In dangerous books that feel dangerous, I will probably make decisions that get me killed and take several attempts to win the book, but I can't feel annoyed about it because it's clear that the situation is deadly. Take Deathtrap Dungeon. It does exactly what it says on the tin. It's a dungeon. Full of deathtraps. And no one has made it through before. So I can never be surprised if picking up a goblet or prising a gem from an idol (I can never remember which one) is going to get me killed. Nowadays, anything that says 'By Ian Livingstone' comes under this category. It doesn't matter if his next gamebook is called 'Cuddles with Fluffy Bunnies', you'll probably still die before you've read your fourth paragraph.
|He hopes you get the point.|
To summarise this post, I have made a diagram:
Does not feel dangerous
Dying is expected and met with acceptance.
Victory is sweet and a good reward for my hard work.
E.g Deathtrap Dungeon.
Dying is met with frustration as it is usually unexpected.
Victory is met with frustration as I did not expect to take so long.
E.g Chasms of Malice.
Is not dangerous
Dying is expected but won’t usually happen. Instead, I get the feeling of tension with my decisions without the punishment of sudden deaths.
The excitement may wear off when I realise that most decisions have small consequences.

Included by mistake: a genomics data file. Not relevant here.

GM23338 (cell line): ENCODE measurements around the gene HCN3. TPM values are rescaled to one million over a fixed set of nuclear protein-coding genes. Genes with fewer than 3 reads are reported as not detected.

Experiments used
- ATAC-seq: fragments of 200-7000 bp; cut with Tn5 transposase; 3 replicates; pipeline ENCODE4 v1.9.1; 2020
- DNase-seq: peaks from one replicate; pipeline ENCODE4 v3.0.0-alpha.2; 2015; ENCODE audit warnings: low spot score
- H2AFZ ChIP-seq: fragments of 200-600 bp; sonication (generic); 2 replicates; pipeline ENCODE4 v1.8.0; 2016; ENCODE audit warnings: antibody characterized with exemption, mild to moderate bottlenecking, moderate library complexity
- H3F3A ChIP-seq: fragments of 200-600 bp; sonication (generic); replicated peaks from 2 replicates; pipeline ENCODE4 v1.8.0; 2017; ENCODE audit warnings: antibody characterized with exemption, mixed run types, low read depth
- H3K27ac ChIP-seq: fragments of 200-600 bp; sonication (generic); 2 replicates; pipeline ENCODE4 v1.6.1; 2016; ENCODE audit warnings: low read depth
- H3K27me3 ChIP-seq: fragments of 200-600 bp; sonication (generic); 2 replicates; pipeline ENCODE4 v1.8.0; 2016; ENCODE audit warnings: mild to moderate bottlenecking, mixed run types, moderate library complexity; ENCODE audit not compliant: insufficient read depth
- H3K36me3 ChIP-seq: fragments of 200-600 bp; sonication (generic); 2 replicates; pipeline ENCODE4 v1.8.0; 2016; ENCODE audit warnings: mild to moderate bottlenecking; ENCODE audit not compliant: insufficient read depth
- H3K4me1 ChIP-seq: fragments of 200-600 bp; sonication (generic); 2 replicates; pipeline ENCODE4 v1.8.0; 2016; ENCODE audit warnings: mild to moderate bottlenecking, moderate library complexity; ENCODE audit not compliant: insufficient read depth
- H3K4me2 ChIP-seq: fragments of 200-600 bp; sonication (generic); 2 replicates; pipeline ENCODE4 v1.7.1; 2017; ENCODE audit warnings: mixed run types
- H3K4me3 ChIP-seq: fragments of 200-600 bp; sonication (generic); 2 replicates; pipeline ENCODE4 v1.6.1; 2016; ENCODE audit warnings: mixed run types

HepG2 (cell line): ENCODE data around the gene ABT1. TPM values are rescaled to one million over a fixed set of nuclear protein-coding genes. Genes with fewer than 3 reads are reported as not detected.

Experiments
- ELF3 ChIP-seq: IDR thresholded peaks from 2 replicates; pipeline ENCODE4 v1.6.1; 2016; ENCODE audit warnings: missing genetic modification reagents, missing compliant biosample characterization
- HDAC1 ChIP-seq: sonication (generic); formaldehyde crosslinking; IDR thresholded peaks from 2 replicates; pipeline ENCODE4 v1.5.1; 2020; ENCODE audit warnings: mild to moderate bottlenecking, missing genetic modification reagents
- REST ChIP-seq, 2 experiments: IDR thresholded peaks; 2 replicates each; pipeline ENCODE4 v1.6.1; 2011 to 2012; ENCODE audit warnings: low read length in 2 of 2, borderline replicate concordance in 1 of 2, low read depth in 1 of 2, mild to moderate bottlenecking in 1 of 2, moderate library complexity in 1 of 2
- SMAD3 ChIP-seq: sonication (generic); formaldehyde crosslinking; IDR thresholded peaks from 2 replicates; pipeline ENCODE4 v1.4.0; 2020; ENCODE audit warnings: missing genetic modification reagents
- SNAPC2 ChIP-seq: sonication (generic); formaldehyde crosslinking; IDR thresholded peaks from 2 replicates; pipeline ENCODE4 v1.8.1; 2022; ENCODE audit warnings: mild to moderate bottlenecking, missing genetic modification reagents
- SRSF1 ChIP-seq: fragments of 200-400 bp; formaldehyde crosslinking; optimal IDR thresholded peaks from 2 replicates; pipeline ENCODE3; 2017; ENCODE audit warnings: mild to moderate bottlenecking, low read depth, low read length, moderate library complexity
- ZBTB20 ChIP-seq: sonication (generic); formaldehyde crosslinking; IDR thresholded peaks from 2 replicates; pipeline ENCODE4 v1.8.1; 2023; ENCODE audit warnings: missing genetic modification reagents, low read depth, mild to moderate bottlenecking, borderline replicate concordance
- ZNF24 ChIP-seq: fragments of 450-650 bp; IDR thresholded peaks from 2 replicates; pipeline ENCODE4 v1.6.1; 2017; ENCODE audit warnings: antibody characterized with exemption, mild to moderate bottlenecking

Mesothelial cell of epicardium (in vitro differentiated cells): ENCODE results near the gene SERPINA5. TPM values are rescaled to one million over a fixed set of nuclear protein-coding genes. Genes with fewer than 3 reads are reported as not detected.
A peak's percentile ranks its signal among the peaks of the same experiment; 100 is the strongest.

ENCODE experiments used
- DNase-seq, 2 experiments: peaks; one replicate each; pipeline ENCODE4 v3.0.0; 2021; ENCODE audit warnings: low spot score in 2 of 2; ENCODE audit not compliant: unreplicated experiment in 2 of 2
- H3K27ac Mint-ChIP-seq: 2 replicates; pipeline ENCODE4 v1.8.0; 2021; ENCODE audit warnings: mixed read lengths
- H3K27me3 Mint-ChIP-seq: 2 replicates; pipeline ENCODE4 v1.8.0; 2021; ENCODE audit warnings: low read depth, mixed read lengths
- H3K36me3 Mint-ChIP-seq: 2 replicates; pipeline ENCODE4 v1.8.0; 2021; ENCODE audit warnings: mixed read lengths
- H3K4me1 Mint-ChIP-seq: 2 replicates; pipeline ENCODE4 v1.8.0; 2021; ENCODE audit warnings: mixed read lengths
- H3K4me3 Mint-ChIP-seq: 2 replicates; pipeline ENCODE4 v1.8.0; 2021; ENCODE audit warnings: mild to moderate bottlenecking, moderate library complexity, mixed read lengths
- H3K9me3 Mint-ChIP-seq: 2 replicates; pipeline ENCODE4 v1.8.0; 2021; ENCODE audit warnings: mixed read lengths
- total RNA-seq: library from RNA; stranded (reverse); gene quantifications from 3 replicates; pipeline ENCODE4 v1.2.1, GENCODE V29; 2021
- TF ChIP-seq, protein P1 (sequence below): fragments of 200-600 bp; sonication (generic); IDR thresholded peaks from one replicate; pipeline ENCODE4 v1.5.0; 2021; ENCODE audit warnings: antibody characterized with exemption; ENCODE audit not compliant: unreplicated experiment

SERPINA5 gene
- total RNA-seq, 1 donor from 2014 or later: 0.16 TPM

E.g Fangs of Fury.
I am probably not questing but playing some simulation of life in a fantasy world.
E.g Fabled Lands if I spend all my time trading.
In summary, the most frustrating situation is one that does not feel dangerous but actually is dangerous. However, situations that feel dangerous, but actually aren't, whilst being fun for a time, eventually lose their magic. This can be remedied by having a few instant death or high consequence situations just to keep the players on their toes.
Situations that feel non dangerous and actually aren't dangerous might result in boredom. Of course, in these situations, there is probably some tension besides life or death struggle, such as how much money you make, how powerful you become or how high some score you have becomes, so it can still be intersting as long as you are not expecting life or death situations.
Situations that feel and are dangerous, whilst they may result in lots of character death, should not result in frustration as I should be able to see it coming.
So there we are. I would like to make my books feel dangerous, but the clincher is not making them frustratingly dangerous or boring once the player realises that they can do anything and not die. I'll need to get the balance right.
*I am loving the fact that there is now enough material about gamebooks on the internet that I can link to it with examples to highlight my opinion. You're great gamebook world!
**Is it even possible to write about Daggers of Darkness without mentioning the cover?
Once again, I intend to do the April A to Z challenge in the same format as last year I would like to interview people in the gamebook world. It creates a lot of exposure as over 1700 bloggers signed up last year and as well as writing blog posts, we also surf the other blogs. I will be emailing some people in the gamebook world soon for interviews as there is plenty of gamebook goodness to look forward to in 2013. If you would like to be interviewed, please leave a comment or email me at firstname.lastname@example.org. I'll interview you and then assign a letter to you so that I can cover all the letters. I look forward to it!